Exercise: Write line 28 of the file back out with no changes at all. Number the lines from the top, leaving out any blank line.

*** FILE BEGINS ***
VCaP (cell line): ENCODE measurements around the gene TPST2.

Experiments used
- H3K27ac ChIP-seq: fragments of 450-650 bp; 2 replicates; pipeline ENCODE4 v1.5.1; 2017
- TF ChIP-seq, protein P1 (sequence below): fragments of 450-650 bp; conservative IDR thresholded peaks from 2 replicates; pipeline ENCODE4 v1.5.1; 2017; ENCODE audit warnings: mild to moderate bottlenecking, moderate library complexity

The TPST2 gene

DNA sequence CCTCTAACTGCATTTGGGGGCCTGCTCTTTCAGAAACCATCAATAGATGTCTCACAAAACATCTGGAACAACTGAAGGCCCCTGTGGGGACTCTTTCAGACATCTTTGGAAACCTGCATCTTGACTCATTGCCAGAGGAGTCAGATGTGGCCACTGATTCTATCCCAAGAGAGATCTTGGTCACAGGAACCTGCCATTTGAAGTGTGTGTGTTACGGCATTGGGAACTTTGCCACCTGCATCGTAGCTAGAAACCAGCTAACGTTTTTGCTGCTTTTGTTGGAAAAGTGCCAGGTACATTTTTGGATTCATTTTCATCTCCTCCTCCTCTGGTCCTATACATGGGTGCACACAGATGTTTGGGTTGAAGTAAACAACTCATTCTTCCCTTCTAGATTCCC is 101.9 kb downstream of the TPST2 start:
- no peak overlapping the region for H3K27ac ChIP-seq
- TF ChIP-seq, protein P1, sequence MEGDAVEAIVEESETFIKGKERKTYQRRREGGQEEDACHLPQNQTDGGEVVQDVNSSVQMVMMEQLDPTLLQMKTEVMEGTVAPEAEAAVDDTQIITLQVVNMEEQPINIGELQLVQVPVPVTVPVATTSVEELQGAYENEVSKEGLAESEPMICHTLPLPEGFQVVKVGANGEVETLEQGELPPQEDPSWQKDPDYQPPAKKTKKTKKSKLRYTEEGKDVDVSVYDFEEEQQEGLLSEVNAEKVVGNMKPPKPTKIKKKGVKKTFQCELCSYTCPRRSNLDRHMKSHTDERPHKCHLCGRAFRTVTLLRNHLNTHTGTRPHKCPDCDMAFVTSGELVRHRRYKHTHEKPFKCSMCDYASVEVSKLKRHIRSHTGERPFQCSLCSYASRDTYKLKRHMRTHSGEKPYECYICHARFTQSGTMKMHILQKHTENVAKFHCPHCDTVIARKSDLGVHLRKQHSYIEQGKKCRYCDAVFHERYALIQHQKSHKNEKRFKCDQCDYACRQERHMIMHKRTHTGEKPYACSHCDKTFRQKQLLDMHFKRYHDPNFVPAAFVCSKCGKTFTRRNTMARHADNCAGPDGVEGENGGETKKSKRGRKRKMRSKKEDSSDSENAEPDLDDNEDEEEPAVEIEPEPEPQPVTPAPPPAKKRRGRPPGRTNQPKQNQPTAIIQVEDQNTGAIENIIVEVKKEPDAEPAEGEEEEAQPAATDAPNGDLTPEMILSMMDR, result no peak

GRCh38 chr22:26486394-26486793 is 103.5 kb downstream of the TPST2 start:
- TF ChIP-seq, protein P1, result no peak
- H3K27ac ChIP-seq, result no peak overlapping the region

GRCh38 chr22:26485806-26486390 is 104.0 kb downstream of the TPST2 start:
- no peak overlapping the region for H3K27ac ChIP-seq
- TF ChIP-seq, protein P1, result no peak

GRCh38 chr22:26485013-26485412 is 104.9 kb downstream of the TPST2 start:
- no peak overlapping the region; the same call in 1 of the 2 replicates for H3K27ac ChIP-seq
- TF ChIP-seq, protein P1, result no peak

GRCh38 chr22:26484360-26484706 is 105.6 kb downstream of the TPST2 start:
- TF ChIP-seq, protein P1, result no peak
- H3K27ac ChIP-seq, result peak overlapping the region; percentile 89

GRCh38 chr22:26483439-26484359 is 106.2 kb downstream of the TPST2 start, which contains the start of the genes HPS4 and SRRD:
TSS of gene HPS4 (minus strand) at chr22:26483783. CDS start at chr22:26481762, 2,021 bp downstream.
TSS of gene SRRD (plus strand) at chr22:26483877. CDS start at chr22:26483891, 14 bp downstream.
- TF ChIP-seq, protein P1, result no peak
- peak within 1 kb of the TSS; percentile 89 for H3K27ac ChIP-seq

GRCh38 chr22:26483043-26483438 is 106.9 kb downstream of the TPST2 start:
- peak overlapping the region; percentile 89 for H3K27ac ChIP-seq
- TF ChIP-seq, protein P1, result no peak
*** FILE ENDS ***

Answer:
- TF ChIP-seq, protein P1, result no peak